Referendum – is a vote in which the electorate decides an issue by answering ‘yes’ or ‘no’ to a question. Certain issues are so important that they cannot be left to elected politicians. This element of direct democracy is believed to be 'reconnecting' ordinary people with politics. Having actively participated in a referendum, people will take far more notice of the real issues at election time. Three are three types of referendums: advisory, binding and initiatives. Referendums that were already held in the UK are:
Northern Ireland, 1973. This referendum was called in the hope of finding a solution to the growing violence in Northern Ireland.
Membership of the EU, 1975. Leading a government badly divided over membership of the EU.
Devolution for Scotland and Wales, 1979. Partly as the price for keeping the Liberals' support for his minority Labour government, prime minister James Callaghan agreed to have a referendum in Scotland and Wales (the English were not consulted) on whether there should be devolution for Scotland and Wales.
Devolution for Scotland and Wales, 1997. Voters in Scotland were asked two questions. The first was whether they wanted a Scottish Parliament and the second was whether they wanted the Scottish Parliament to have tax-varying powers.
Northern Ireland, 1998. This had two purposes: first, to get support for the Northern Ireland peace process; and second, to get endorsement for devolved powers to Northern Ireland and end the direct rule of Northern Ireland from London.
The mayor of London, 1998. This referendum asked the people of London if they wanted an elected mayor with powers to deal with certain aspects of London as a whole, such as transport.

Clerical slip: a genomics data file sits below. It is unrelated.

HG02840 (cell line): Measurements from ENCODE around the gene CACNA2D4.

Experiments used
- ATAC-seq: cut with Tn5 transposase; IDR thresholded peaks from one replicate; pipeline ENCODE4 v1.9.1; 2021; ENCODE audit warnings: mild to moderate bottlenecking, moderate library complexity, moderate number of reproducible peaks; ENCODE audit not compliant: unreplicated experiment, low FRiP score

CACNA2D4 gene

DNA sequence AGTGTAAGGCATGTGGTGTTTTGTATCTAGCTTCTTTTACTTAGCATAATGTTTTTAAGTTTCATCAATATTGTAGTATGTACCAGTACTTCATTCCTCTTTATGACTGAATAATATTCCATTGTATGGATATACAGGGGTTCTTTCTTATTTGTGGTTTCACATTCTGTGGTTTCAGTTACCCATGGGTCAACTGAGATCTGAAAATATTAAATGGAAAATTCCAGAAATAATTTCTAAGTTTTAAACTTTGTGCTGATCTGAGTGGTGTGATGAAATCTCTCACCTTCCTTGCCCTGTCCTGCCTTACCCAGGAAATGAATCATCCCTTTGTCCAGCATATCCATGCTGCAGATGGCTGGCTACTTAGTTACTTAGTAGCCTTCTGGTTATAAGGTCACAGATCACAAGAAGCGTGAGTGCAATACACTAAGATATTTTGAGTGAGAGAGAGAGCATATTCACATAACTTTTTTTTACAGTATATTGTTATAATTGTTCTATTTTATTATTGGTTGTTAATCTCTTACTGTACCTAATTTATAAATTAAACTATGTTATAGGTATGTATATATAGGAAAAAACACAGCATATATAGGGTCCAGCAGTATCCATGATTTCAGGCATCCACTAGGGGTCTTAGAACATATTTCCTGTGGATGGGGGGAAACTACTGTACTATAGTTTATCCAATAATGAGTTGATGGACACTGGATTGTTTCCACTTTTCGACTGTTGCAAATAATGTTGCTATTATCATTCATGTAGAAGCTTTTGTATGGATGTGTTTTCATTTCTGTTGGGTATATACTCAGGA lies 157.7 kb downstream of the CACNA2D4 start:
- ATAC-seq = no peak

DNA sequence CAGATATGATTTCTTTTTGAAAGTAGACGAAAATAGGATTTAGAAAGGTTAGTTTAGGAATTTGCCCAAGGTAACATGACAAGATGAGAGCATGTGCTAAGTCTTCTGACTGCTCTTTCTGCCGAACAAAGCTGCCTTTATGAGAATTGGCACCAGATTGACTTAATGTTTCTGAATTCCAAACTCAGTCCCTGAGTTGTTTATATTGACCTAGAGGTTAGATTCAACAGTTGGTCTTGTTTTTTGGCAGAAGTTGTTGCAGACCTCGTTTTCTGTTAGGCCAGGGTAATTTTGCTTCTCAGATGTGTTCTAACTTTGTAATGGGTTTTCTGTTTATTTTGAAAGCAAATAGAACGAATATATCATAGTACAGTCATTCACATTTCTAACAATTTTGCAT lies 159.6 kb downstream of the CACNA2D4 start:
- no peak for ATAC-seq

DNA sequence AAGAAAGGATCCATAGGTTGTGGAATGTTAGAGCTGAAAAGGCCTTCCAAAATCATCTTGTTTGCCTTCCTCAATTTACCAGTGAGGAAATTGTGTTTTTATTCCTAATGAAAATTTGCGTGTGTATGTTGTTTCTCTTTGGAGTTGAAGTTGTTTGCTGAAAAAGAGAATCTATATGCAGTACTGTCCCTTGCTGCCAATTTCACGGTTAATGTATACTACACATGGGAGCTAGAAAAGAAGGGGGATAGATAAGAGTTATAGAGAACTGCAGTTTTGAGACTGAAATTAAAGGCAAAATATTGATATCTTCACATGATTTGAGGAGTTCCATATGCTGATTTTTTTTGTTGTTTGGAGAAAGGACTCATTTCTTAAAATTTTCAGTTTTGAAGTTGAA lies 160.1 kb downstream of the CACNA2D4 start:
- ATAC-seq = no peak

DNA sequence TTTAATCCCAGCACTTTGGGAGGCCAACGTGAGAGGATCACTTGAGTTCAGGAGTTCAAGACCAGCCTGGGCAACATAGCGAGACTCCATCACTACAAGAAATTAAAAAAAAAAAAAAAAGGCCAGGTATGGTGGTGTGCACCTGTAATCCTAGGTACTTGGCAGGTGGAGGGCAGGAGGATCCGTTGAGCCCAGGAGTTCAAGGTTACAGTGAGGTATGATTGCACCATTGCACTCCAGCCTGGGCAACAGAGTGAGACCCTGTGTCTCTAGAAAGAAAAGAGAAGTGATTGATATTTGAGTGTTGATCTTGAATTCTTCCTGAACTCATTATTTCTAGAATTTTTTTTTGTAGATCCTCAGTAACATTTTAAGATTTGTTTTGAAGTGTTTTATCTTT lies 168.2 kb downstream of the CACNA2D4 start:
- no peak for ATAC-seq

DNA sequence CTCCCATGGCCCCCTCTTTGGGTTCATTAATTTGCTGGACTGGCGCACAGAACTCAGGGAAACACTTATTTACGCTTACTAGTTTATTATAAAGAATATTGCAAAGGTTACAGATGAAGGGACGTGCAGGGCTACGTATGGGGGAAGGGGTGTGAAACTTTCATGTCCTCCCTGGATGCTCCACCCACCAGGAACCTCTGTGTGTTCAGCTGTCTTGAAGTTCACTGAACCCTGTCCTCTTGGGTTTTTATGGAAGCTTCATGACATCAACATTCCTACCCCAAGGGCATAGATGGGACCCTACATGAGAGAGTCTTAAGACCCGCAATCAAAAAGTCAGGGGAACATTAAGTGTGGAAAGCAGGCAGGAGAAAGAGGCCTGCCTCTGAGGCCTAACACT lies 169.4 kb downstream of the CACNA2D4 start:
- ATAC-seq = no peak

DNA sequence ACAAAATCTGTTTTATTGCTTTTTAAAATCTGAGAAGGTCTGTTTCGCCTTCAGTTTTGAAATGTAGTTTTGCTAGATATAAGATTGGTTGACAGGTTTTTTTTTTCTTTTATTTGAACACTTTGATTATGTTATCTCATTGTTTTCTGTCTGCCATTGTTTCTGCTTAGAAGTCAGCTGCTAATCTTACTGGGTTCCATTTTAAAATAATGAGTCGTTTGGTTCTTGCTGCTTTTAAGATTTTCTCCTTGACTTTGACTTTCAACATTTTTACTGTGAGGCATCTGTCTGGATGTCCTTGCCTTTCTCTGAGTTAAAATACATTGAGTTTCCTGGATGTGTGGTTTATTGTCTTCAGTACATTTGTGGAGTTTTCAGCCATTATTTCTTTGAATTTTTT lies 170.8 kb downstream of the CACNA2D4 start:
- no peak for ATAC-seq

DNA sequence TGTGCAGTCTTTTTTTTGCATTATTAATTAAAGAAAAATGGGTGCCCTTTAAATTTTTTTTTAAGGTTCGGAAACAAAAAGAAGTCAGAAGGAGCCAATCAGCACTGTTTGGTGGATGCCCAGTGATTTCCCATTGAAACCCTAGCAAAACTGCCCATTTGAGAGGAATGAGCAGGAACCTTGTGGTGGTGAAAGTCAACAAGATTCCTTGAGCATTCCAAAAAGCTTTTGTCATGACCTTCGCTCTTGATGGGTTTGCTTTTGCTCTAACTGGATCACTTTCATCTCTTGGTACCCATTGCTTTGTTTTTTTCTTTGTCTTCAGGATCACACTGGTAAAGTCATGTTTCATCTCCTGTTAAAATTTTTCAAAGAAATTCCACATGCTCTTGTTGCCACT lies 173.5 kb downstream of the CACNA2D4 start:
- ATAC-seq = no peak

Recent referendum on Devolution for South East 2004
Future referendums on the single European currency Euro and EU Constitution
How do referendums differ from elections?
Referendum – is a vote in which the electorate decides an issue by answering ‘yes’ or ‘no’ to a question. Elections are held in order to elect those representatives who will decide on these issues and if necessary held these referendums later.
There is no fixed date when the referendums should be held. The government sets the questions whenever it is necessary to ask people’s opinion on these issues. On the other hand, elections should be held in the period of 5 years.
The result of the election is always decisive, whereas the result obtained in the referendum is not always considered as final. Governments sometimes go back again and again until they get the result that they want, as it happened with devolution in Scotland.
Why have referendums been used more widely in recent years?
What are the advantages of referendums?
Make a case for a wider use of referendums.
Referendums offer a greater degree of 'direct democracy'. Citizens can have a real input into key decisions.
They encourage political participation. People are more likely to participate when they care about the issues involved and the choices are black and white. They involve citizens in major issues that affect their whole lives.
Major constitutional changes should not take place without a vote of those who will be most affected.
They provide a way for governments to 'test the water' before making certain changes.
They allow government to focus on other issues, rather than getting bogged down in long-running squabbles.
They can be used to provide a clear and final answer.
They can prevent dangerous divisions within political parties over controversial issues. This prevents governments from collapsing and, therefore, provides greater continuity in government. They can end controversy on highly divisive issues
They can be used to overcome obstacles, such as happened in Northern Ireland in 1998
They provide a way of focusing or renewing the mandate on a particular issue. They give government consent for a specific action.
They provide a method for resolving tricky moral questions.
They provide a way of legitimising major constitutional changes.